Johnson presses on despite rebellion

June 08, 2022 12:00 am | Updated 05:32 am IST - London

After winning no-trust vote with support of 211 MPs against 148, British PM vows to get on with the job

Under pressure:Boris Johnson during his weekly Cabinet meeting at 10 Downing Street on Tuesday.APLeon Neal

Under pressure:Boris Johnson during his weekly Cabinet meeting at 10 Downing Street on Tuesday.APLeon Neal

U.K. Prime Minister Boris Johnson lauded the loyalty of his Cabinet and vowed to “get on with the job” on Tuesday after surviving a confidence vote of his Conservative MPs that has still left him severely weakened.

The beleaguered leader has insisted that Monday evening’s dramatic ballot, which saw 211 Tory party lawmakers support him remaining Prime Minister but 148 vote against, was a “conclusive” result.

“Thank you... everybody for all your good work yesterday, which was a very important day because we’re able now to draw a line under the issues that our opponents want to talk about,” he told his team of two dozen or so top Ministers and officials. “We’re able to get on with talking about what I think the people in this country want us to, which is what we are doing to help them.”

But most critics and commentators disagreed, arguing that Mr. Johnson’s authority has been hugely undermined and his days in Downing Street are numbered.

The Times called him “a wounded victor” while his former employers at the Daily Telegraph branded it “a hollow victory that tears Tories apart”.

The vote — just over two years after the Brexit architect won a landslide general election victory — was brought after a string of scandals that have left the Conservative party’s standing in tatters.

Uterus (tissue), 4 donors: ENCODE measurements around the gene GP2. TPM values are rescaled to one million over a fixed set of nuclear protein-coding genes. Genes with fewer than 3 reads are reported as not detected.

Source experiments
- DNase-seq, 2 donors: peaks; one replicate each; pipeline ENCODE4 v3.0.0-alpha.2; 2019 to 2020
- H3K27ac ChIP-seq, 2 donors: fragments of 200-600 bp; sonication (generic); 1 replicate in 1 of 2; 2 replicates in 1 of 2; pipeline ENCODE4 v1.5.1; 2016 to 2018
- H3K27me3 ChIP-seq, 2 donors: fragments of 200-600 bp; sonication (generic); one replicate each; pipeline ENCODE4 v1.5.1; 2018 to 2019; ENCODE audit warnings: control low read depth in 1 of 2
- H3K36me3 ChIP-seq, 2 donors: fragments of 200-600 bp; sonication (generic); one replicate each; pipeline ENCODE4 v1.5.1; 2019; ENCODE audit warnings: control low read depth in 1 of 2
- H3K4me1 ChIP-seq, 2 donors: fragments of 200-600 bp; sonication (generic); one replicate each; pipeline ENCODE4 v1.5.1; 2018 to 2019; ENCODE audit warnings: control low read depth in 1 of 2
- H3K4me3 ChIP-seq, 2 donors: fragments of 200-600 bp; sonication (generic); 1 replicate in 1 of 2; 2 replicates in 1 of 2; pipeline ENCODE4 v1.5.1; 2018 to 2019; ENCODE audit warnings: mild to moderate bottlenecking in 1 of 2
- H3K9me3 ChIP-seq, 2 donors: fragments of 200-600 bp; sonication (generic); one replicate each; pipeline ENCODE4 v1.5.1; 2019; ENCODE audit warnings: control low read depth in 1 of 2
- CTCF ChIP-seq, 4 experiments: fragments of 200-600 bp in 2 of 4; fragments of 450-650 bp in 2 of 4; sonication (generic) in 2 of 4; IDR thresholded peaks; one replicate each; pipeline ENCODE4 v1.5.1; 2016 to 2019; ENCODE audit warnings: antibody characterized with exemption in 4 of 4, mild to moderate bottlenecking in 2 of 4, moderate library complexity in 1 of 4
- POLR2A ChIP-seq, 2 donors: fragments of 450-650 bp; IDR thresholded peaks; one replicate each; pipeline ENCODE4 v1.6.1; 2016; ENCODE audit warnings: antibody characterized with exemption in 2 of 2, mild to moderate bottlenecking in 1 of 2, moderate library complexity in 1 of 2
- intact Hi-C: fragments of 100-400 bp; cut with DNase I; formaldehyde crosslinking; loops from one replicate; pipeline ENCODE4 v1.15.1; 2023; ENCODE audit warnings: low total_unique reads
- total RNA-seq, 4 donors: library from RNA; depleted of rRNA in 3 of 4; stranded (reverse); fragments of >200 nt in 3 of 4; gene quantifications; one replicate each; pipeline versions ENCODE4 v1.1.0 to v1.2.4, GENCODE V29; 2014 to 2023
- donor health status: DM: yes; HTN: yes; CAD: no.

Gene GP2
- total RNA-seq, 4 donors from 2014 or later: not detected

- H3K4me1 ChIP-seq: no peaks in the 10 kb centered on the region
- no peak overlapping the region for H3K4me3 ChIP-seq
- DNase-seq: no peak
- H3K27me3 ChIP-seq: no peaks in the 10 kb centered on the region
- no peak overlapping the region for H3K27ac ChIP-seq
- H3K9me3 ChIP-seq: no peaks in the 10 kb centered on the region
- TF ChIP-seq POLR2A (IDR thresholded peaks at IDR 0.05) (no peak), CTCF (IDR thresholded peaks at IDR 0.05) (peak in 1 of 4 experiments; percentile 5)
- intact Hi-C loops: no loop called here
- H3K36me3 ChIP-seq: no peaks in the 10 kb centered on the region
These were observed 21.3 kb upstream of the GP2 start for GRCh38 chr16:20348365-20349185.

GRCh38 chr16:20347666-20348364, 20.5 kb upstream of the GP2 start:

Partygate scandal

Chief among them was the ‘Partygate’ controversy over lockdown-breaking events at Downing Street, which caused public outrage and saw him become the first serving U.K. Prime Minister to have broken the law.

Mr. Johnson, 57, needed the backing of 180 of the 359 Conservatives MPs to survive the vote. Defeat would have meant the end to his time as party leader and Prime Minister.

Most of Mr. Johnson’s cabinet publicly backed him in the secret ballot.

But more than 40% of the parliamentary party — and almost certainly a majority of backbenchers — did not, setting up potentially tougher times ahead for the government in Parliament.

Under current party rules the Prime Minister cannot be challenged again for a year, which leaves little time for any new leader to emerge before the next general election due by 2024.

In previous Tory confidence ballots, Margaret Thatcher and Theresa May scored better than Mr. Johnson yet despite narrowly winning their votes, both ultimately resigned after deciding that their premierships were terminally damaged.

Mr. Johnson has steadfastly refused to resign over ‘Partygate’ and shows no sign of doing so now. “Today, I pledge to continue delivering... we are going to get on with the job,” he said before the cabinet meeting.

His Tories have lost several once-safe seats in byelections and scored dismally in recent local elections.

They are expected to lose two upcoming byelections later this month, including one in a previously rock-solid Conservative constituency. The smaller opposition Liberal Democrats urged Tory rebels to resign from their party and sit as independents while Mr. Johnson remained leader. However, Conservative MPs who voted against him were highly unlikely to take up the suggestion and appeared to be biding their time.

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